Bellevue HVAC Load and Air Balance

Frustrated that you do not have control of your space’s (office, room, etc.) temperature? If you shiver through the summer months and are equally uncomfortable in winter, chances are your office’s HVAC system may need to be balanced. For a system to be properly balanced, load must be considered. Bellevue HVAC Service & Repair can perform a load calculation and assure that your system’s air flow is balanced to achieve peak performance and maximum comfort.

Cooling/Heating Loads

To effectively calculate the cooling/heating load for a conditioned space, you must take into consideration both external and internal loads.

External Loads

As the moniker indicates, external loads are factors outside that affect heating/cooling of a conditioned space:

  • Air Temperature
  • Sun Loads

Keep in mind that external loads only affect spaces in a building that have external walls (along the perimeter). Additionally, as external loads are not only weather related, they are also time-of-day sensitive. As such, external loads are in a constant state of flux. 


Internal Loads

Essentially anything that produces heat or uses electricity is part of the internal load equation:

  • Lighting: overhead and task
  • Office Equipment: copiers; computers; phones; fax machines, etc.
  • Kitchen Appliances: refrigerator; coffee pot; stove; microwave, etc.
  • People
Even internal loads vary somewhat throughout the day. As more employees are at their desks at 9:00 AM than at 12:00 PM, the load will be greater in the earlier morning from internal loads, but likely higher from external loads.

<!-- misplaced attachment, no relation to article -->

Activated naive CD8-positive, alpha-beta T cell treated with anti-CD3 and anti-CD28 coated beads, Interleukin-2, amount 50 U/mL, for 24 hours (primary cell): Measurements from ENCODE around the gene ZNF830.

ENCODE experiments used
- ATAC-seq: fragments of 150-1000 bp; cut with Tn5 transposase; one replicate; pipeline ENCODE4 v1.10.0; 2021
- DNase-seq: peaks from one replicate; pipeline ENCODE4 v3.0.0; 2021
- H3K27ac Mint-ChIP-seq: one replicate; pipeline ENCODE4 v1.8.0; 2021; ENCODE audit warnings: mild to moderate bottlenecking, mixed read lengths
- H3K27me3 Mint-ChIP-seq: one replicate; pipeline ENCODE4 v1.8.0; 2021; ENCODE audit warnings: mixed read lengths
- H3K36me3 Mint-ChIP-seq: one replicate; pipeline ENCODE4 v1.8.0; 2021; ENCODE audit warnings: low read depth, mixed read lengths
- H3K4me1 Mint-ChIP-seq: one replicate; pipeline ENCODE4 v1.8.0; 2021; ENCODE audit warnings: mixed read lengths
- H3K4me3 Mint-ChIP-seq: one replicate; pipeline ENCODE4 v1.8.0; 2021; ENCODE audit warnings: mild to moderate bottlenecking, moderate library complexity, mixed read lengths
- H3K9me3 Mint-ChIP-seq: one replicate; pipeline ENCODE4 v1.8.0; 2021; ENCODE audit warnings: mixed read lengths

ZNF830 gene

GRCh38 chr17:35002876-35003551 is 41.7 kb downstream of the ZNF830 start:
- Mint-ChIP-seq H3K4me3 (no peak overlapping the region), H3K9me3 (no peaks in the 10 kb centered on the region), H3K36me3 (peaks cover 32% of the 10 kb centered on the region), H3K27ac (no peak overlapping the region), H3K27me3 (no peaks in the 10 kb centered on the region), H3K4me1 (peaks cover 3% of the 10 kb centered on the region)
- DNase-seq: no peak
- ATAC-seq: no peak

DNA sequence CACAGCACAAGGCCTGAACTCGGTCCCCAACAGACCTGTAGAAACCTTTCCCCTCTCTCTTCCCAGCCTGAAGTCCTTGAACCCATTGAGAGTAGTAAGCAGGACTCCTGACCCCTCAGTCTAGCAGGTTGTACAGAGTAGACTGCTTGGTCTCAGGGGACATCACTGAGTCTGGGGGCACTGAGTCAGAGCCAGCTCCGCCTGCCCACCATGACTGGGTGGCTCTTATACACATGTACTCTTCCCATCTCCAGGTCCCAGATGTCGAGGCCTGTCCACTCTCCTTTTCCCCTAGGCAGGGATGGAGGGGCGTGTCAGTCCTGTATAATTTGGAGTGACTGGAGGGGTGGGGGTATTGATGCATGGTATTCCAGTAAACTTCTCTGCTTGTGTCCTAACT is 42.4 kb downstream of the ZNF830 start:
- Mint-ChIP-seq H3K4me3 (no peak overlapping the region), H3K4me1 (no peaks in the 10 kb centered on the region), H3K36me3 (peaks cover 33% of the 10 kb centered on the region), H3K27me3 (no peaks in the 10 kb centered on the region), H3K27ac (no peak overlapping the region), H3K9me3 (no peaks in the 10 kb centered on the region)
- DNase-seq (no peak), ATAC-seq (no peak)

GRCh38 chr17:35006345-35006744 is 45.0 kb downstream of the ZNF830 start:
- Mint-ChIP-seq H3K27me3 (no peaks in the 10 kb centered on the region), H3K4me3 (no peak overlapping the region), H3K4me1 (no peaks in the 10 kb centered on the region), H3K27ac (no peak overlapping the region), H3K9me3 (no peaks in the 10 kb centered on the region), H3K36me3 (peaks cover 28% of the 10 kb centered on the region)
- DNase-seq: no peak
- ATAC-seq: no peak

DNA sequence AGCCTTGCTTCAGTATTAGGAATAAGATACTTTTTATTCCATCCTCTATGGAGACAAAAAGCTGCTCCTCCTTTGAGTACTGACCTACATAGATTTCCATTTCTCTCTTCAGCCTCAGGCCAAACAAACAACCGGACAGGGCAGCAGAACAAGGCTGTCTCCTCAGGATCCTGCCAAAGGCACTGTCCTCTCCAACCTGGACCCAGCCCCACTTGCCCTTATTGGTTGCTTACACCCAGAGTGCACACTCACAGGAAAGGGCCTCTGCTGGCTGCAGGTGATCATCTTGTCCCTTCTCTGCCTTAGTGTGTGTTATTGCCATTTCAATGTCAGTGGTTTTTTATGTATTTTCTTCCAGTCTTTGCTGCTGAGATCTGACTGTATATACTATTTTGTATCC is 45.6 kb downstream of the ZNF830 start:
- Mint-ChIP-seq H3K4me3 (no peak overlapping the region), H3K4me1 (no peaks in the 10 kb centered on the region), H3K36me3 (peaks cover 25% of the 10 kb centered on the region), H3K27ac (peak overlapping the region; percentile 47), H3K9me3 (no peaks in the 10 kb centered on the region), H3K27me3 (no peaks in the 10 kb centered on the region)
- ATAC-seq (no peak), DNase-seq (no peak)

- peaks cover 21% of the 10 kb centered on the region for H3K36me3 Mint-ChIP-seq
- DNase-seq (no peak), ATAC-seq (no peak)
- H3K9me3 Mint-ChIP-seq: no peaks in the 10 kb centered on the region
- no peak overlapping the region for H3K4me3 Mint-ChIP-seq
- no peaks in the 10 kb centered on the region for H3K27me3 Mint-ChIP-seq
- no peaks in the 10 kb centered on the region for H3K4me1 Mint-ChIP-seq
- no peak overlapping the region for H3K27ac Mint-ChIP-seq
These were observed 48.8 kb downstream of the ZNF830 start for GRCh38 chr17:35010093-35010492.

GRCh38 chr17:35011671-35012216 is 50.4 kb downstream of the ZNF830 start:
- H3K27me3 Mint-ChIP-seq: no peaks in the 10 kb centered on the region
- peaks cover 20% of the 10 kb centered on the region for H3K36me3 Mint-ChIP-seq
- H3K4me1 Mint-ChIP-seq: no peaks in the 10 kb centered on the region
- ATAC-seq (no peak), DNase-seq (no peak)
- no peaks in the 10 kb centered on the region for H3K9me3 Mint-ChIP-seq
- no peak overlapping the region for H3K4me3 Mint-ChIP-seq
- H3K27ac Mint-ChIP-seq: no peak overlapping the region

Now What?

The best any Bellevue HVAC Designer can hope for is that each tenant is equally comfortable with regards to temperature and humidity throughout the day. In a perfect work environment, each space or area has its own thermostat. The fact of the matter is, however, often thermal zones are decreased to save cost on construction. In either case, the theories remain constant.

During building design, it is essential that each floor of an office space have at least 5 thermal zones:

  1. North
  2. South
  3. East
  4. West
  5. Interior Space
Ideally, each space (office, room, etc.) would be its own thermal zone. Not likely! Rather, thermal zones are determined as to type of space. For example: the kitchen, which has a high thermal load will not be zoned with an inside office space with a low thermal load. Also, external thermal zones should also be divided according to each spaces direction (N, S, E, W, internal).

To simplify the concept, consider an internal office with 1-occupant.  As there are no external loads, the total load would be from the occupant’s body heat and any office equipment within the space. If the thermostat is not in this particular office, the theory is that every space within a given thermal zone will experience the same (approximately) load changes throughout the day. Additionally, every space within a thermal zone should have similar attributes and loads.

Air Balance

The balance of airflow within an HVAC system essentially determines the amount of conditioned (heat/cold) air that flows into a given thermal zone. While you may be tempted to tape a piece of cardboard over the vent in your office – this is not the most effective solution. It is best for the building engineer, or for Bellevue HVAC to properly balance the load with damper(s) especially for this purpose.